May

15

2017

How to Make Counselling Supervision More Effective

Supervision is an integral part of counselling

All counsellors and psychotherapists in the UK need to take their work regularly to supervision. They review their work with a supervisor so that they can keep working effectively and safely with their clients.

This is a summary of a Brighton Therapy Partnership conference featuring three experienced and different supervisors in the therapeutic fields. The topics were as follows:

  • Colin Feltham opened the day asking what is supervision for and what makes it effective? Further how can we monitor the supervision and the supervisors?
  • Helena Hargaden framed her work as an art and she focuses on the unconscious in supervision. She showed how supervisor and therapist can use free association and their imagination to reach further into the client’s mind.
  • Robin Shohet highlighted how frightened we, (therapists) can be in exposing our flaws in supervision. Yet, how important it is to do this if people are to improve work with clients.

What makes Supervision effective?

What is Effective Supervision Practice?

It can be daunting to start seeing clients for the first time. Beginning practitioners need the support of their supervisor to help them understand their clients better and also to know how to respond to what their clients are bringing. Supervision also helps them to apply the theory they have learnt during their training into practice. This is also important ethically, so that clients seeking help are not inadvertently harmed by their experience of therapy.

Effective supervision translates into effective counselling

People experience challenges in their life. There may be a struggle with depression, anxiety, painful losses that are hard to bear, difficulties in their personal relationships or in their relationship with food or substances.  The reasons for these are complex and deep. So, practitioners have to try to understand what is going on below the surface – what is implicit or unconscious in what their clients are sharing. Supervision can be an important place of learning for all therapists. It can help through light on processes that get missed, feelings that get misinterpreted and having another pair of eyes on the work can also increase the progress and safety for the client.

However, should people have supervision throughout their career? What if they are very experienced practitioners working with a small number of clients?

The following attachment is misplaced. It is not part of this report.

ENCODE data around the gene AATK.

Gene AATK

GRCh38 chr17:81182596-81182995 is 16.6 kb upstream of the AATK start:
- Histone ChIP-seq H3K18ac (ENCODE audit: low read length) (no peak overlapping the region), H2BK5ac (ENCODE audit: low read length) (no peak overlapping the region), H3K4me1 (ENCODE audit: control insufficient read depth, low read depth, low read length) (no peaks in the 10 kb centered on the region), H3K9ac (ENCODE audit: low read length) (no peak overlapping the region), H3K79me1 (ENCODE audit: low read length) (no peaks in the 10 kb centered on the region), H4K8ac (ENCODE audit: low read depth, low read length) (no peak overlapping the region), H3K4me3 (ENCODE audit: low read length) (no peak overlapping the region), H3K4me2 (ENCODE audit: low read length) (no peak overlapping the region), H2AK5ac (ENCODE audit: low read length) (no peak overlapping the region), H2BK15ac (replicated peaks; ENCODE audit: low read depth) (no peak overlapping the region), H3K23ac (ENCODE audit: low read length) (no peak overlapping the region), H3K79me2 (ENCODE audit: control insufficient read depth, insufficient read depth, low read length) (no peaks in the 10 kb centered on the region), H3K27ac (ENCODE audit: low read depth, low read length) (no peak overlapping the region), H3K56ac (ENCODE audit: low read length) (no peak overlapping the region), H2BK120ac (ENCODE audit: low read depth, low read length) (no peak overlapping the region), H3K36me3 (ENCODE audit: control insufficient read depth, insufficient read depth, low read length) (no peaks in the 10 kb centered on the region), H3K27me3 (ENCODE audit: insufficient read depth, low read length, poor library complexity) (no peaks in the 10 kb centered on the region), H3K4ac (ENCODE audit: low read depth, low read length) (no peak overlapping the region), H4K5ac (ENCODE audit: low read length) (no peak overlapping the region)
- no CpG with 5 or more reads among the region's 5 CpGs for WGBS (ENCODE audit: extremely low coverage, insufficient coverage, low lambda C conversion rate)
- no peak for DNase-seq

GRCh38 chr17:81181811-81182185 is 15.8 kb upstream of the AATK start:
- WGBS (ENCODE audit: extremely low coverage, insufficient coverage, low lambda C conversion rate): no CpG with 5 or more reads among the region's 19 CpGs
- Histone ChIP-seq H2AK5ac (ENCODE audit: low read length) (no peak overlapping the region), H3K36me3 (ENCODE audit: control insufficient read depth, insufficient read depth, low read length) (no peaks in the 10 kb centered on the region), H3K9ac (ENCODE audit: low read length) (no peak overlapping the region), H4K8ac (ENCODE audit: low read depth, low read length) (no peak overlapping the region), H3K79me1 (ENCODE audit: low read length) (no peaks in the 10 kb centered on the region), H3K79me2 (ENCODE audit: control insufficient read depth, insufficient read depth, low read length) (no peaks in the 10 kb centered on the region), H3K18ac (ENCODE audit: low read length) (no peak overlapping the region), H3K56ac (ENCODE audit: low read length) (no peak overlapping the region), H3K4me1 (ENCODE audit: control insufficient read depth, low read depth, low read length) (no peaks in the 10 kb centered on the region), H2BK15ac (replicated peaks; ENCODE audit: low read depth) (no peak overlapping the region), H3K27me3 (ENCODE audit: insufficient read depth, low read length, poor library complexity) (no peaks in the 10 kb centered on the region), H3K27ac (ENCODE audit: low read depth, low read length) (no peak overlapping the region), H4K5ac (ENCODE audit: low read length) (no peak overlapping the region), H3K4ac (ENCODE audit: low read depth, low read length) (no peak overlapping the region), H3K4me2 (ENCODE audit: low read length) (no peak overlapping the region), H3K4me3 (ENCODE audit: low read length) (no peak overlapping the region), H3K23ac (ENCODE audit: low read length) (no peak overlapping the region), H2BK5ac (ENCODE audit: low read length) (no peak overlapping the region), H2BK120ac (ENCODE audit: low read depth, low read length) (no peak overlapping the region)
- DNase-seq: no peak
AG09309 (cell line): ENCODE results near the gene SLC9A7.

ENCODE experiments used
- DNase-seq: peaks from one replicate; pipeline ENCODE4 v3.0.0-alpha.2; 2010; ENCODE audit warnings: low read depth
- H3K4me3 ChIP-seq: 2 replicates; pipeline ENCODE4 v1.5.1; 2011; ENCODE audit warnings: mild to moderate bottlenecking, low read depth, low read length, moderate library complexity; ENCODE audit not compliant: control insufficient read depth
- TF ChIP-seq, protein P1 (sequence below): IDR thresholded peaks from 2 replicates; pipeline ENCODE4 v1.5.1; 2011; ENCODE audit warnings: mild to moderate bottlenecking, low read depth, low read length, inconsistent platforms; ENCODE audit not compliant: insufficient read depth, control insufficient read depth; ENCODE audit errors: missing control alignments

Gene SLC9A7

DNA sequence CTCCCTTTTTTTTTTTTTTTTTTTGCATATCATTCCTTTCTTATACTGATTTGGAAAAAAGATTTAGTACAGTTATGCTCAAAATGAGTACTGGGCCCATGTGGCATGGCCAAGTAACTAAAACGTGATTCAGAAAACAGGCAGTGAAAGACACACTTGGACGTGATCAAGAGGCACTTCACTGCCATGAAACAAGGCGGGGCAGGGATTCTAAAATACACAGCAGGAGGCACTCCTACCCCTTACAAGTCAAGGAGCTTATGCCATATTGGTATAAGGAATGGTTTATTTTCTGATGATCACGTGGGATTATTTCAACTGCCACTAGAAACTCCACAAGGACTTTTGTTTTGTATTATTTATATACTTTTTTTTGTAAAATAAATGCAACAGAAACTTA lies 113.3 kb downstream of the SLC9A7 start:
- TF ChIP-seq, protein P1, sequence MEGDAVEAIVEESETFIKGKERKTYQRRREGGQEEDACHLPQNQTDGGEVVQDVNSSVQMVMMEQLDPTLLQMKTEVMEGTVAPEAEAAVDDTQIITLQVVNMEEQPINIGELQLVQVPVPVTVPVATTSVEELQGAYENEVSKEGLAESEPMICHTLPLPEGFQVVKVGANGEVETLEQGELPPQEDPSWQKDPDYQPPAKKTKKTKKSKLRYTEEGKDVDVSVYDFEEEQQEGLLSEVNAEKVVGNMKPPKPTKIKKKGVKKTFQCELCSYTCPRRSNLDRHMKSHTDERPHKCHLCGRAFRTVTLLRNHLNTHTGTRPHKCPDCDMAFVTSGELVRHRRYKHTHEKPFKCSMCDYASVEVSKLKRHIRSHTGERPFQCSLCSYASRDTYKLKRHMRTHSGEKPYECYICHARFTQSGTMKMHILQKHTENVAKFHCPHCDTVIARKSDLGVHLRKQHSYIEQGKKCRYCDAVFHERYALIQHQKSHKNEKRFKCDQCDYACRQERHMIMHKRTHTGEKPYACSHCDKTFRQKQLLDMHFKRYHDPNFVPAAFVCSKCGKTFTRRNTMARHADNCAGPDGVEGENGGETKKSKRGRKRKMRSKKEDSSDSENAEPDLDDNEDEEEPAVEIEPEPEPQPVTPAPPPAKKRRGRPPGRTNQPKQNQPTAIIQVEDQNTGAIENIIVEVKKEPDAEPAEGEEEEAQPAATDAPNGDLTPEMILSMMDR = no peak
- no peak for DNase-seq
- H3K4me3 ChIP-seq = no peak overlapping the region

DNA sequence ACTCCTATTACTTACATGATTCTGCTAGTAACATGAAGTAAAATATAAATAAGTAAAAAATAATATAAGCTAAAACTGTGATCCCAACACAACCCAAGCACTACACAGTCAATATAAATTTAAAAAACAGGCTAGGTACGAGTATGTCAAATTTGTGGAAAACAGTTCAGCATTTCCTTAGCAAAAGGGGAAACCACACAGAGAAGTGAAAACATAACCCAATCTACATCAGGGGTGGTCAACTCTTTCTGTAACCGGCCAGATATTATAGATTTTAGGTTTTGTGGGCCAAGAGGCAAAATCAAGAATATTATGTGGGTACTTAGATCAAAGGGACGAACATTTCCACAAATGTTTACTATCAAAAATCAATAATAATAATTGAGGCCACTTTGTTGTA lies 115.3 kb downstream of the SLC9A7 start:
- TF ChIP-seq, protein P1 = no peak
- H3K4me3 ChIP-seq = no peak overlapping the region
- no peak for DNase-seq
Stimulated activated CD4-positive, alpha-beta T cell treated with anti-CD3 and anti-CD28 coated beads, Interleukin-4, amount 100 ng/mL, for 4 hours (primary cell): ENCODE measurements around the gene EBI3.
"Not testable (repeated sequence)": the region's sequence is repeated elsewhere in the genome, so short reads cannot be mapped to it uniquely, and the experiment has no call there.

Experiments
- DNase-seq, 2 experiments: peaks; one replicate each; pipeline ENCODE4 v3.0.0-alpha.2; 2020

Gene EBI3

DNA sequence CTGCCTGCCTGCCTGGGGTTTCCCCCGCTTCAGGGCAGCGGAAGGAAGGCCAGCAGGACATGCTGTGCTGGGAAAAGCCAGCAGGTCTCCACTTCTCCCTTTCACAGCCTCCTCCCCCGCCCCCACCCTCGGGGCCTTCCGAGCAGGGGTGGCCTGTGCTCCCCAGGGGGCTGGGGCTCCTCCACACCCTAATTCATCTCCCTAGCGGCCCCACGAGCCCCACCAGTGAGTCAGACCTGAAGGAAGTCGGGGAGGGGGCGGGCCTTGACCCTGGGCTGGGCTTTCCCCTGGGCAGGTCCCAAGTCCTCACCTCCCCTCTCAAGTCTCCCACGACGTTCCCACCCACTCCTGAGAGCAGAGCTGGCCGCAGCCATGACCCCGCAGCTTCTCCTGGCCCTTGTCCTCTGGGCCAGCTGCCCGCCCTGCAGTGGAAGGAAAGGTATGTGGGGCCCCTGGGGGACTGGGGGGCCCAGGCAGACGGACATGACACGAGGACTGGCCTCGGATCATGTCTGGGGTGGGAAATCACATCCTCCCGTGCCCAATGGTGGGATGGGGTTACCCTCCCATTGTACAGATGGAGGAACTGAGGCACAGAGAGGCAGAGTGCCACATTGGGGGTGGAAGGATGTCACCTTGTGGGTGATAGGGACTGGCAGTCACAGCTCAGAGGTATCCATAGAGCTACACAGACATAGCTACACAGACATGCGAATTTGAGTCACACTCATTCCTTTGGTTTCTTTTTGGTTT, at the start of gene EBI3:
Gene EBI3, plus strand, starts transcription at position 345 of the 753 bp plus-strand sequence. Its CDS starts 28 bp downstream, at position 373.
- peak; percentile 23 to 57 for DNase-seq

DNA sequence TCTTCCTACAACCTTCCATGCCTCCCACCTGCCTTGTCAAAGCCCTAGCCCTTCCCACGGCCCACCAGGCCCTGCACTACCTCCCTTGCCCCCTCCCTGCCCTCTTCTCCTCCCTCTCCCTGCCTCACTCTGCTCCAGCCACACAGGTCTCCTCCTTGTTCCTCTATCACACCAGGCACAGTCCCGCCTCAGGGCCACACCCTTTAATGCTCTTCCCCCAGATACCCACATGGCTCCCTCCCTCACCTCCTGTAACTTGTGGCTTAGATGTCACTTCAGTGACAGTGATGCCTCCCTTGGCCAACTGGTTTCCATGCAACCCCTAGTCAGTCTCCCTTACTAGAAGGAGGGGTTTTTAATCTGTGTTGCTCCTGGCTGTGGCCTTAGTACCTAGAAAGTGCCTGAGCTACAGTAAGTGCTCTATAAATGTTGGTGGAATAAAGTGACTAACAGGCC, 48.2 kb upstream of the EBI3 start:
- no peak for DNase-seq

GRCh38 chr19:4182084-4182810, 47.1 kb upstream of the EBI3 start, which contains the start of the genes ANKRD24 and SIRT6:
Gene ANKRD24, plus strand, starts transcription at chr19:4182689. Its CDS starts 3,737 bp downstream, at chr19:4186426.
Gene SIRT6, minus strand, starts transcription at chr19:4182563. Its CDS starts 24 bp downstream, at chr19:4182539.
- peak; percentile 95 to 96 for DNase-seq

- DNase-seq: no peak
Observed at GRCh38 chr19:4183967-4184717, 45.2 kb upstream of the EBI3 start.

It’s key for counsellors to think about how regular supervision can be important to them – especially as there has not been many large scale research projects on whether or not supervision really works. This may raise further interesting questions for counsellors. For instance, how does a new practitioner actually choose a supervisor and how do they know if they have found someone who is right for them? Also, in the UK, practitioners tend to stay with their supervisor for many years – why is that? Might it be more helpful to a counsellor if they changed supervisors so that they learnt more from a wider source?

The job of the supervisor

Counsellors should continue to challenge themselves with the questions above. However, it can also be said that supervisors may have a near impossible job!

They are expected to be informed on a range of clinical presentations, theories and approaches in counselling and psychotherapy. They are also meant to be politically aware and socially responsible. This means the process of supervisions runs the risks of supervisors being seen by therapists as being greater than they really are. So how does the profession look out for abusive, authoritarian or charismatic supervisors?

It’s important for us to consider the role of the supervisor, and that whilst counsellors may look to them for support, they are fallible too. Expectations can be placed on the breadth and depth of their knowledge and wisdom which are unrealistic. Ultimately, the question as to whether the supervisor is supporting a counsellor’s clients is the main one to consider.

These are questions and issues that counsellors should think about regularly and be aware of in their own practice. However, the key takeaway for effective supervision is that it isn’t about the counsellor as such. Supervision is ultimately offered for protecting and enhancing the service for the clients, and we should judge supervision and how effective it is based on that metric.

From an industry standpoint, more rigour in evaluation may help decide whether supervision is necessary and if so, what sort of supervision is needed to really help clients get well.

Reaching deeper with relational supervision

Whilst most practitioners tend to think supervision is necessary, that does not mean supervision has to be rigid or that there is a necessary right or wrong way to work with a client.